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методология / haritonchik / лексикология !!!!!!!!11111111 / 4 / 2. Lexical units their properties and specific features

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2. Lexical units: their properties and specific features

What kind of units does the vocabulary of a language embrace? To answer the question we have to view general problems of the systemic structure of the language. It is accepted that a language system comprises several types of units, the total of which form sub-systems within the language usually described as language levels. These units are roughly as follows (by Emile Benveniste):

-sentences which make up the communicative, or syntactic level,

-words, which constitute the lexical level, or subsystem,

-morphemes, which form the morphological level, or subsystem,

- phonemes, which are the constituents of the phonological level, or subsystem [].

It is natural to state on the basis of the etymology of the term lexicology (lexicology (Gk) – lexicos ‘having to do with words’, logos ‘science) that the major concern of lexicology is the subsystem of words.

But the lexicographic experience shows a another answer. A developed branch of applied linguistics – lexicography (the aim- to register and systemically represent the vocabulary of a language), does not restrict its object to words only. Dictionaries contain morphemes, e.g. word-building suffixes and prefixes. We use dictionaries of phrasal verbs, of proverbs, of phraseological units. The vocabulary contains morphemes and certain types of word combinations and sentences. The need to account for the lexicographers’ decision to embrace various types of linguistic units leads us to the need of a closer view of linguistic units.

The main properties- form and meaning. All of the mentioned linguistic units possess formal properties and all except of phonemes are characterized by meaning. Thus we can make the first rule to set the borderlines of the lexicon: lexical units are multi-faceted linguistic units, which are characterized at least by 2 features: meaning and form. This leads to the phonemes being ousted out of the vocabulary as they don’t bear any signifiсation but fulfill only a differentiating function.

Another possible approach to delimit the lexicon is based on the communicative role and performance of linguistic units in communication. When we view words and morphemes from this angle it becomes obvious that their function in communication is to serve as ready-made units, and thus they perform a very significant function as elements of language without which no communication is possible. They are prerequisites of communication which is a process of generating utterances in order to express one’s thoughts, attitudes or emotions. Communication is a creative process based on a system of rules which dictate how we can operate with ready-made language units. The results of the process are an unbounded scope of utterances. The majority of utterances are novel, and though they are perfectly comprehensible it is extremely unlikely that people have ever heard or seen them before, as they are produced by the speakers under the impact of an infinite number of communication situations.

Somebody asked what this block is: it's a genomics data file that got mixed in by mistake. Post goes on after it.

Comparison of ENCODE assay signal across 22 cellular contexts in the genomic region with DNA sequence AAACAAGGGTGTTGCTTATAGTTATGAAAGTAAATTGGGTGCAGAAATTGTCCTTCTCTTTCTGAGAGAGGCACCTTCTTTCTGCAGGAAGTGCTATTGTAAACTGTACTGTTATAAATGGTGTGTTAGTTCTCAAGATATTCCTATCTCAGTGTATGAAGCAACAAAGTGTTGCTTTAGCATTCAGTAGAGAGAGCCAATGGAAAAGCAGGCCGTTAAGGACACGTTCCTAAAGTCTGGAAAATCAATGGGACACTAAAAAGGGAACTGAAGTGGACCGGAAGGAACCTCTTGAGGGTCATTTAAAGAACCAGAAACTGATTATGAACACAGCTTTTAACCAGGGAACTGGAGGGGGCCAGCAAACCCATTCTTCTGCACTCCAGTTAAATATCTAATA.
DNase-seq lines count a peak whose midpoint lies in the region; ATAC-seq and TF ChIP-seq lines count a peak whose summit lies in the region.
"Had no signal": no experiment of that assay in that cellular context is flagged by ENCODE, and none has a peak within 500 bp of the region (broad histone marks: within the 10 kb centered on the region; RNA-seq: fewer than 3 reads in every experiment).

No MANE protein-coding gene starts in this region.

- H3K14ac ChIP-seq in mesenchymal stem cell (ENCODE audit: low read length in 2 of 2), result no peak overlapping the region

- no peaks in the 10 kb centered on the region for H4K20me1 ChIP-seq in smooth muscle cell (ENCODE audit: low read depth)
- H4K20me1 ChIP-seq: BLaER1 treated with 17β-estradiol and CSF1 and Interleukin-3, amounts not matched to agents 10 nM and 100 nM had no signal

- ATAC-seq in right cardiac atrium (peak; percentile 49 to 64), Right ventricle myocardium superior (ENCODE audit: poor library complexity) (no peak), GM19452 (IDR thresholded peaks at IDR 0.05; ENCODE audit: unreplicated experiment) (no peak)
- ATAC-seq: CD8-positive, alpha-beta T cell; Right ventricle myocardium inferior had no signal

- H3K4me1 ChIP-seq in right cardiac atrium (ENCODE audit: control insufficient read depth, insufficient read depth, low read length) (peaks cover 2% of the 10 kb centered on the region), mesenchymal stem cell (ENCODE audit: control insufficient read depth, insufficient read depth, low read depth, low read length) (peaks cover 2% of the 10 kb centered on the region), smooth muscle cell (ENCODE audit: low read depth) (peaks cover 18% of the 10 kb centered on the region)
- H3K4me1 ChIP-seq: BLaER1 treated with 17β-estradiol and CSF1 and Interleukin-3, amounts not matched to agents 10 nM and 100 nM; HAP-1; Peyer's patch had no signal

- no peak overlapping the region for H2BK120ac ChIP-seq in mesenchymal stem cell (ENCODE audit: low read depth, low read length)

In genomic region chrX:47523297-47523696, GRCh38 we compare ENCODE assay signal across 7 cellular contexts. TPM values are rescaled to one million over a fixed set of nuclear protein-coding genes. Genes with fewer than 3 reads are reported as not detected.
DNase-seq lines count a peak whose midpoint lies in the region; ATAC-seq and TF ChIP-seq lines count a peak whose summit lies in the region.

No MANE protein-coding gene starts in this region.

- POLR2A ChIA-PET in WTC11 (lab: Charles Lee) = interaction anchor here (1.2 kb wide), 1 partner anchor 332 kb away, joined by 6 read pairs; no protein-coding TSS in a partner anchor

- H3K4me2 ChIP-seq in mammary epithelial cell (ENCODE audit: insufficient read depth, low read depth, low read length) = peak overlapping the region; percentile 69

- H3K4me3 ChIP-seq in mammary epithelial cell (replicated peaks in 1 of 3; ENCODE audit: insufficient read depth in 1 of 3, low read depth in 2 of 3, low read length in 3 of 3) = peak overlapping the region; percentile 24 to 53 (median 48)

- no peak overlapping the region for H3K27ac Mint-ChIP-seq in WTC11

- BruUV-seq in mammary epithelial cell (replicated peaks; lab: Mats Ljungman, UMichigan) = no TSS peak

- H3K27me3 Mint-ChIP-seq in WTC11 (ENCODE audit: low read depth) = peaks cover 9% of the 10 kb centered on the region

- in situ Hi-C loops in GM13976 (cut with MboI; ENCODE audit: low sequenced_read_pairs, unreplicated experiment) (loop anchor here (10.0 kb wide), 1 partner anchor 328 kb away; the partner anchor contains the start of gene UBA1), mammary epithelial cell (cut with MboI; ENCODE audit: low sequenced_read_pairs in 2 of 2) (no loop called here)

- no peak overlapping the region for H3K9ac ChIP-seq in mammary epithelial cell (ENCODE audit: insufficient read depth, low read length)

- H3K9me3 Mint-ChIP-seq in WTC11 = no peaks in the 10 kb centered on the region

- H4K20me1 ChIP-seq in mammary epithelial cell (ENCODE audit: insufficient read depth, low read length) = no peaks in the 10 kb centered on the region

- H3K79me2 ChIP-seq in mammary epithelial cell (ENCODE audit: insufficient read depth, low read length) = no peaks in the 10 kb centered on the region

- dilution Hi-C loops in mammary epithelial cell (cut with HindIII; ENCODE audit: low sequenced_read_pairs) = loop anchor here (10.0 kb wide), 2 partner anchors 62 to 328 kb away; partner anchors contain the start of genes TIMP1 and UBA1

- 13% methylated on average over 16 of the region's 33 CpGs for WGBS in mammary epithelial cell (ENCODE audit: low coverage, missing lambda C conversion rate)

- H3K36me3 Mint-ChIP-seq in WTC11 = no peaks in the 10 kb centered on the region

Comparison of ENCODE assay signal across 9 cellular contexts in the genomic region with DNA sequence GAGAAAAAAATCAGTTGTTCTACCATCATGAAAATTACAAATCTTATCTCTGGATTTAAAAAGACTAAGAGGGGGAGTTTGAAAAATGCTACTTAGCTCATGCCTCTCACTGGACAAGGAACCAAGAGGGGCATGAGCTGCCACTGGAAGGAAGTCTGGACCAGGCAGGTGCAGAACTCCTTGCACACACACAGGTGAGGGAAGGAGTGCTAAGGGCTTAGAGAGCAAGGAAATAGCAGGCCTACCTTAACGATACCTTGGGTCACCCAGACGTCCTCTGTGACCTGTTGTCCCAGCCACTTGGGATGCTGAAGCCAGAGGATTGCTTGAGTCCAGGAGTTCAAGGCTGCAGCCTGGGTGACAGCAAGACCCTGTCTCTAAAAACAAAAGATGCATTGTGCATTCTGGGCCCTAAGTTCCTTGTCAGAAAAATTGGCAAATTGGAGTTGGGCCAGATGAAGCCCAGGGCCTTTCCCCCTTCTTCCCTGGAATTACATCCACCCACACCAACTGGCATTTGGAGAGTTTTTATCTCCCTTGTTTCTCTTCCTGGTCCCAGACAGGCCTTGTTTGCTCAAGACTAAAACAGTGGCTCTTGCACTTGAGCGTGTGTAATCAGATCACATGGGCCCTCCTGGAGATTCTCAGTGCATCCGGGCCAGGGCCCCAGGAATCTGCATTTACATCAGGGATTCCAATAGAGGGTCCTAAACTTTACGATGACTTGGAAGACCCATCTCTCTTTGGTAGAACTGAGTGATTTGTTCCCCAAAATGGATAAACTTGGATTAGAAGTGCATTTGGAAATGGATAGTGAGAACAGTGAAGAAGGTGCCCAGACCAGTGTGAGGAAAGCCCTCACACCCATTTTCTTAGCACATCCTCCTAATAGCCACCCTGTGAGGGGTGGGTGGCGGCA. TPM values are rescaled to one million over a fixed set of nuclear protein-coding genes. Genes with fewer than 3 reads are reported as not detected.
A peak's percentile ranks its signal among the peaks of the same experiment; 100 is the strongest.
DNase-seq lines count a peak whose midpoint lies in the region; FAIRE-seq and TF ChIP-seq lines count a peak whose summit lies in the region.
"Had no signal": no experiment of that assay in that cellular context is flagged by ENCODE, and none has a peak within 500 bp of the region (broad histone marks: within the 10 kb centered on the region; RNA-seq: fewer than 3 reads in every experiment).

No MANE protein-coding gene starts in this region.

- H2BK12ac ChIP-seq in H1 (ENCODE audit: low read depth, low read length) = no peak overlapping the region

The distinction drawn on the basis of the produced versus reproduced character of linguistic units forms another basis on which border lines between the lexicon and syntax can be defined. Each of them embraces a different type of language phenomena pertaining to the form and organization of sentences. Lexical units are reproduced ready-made linguistic units which possess both form and meaning. According to this definition one should classify not only words but morphemes as well as units belonging to the lexical system of the language.

At the same time we see the existence of fixed expressions: greetings, sayings which are sentences in structure but are reproduced in speech alongside set expressions which are word-combinations in form. According to the two rules in order to delimit the vocabulary we cannot limit the lexicon to words and morphemes only. On the basis of the two criteria chosen and discussed above the lexicon of a language must necessarily include words, morphemes, ready-made word combinations and utterances, thus becoming a system of various types of lexical units. Being a reproducible set of lexical units the lexicon of a language must be, first, a limited system, and second, an open system able to easily receive new items which appear in the course of communication. The dynamic character of the vocabulary with its dialectic interrelationship of stability, permanence and constant change is one of the striking properties of the lexicon which enables the speakers cover all their cognitive and communicative needs.

The total vocabulary of English is immense and runs about to approximately half a million items. None of us knows more than a fairly limited number of these and uses even less. One cannot but agree with R.Quirk (an eminent British scholar) that the greater personal knowledge of vocabulary is the better we are able to enjoy our environment and describe our experience.

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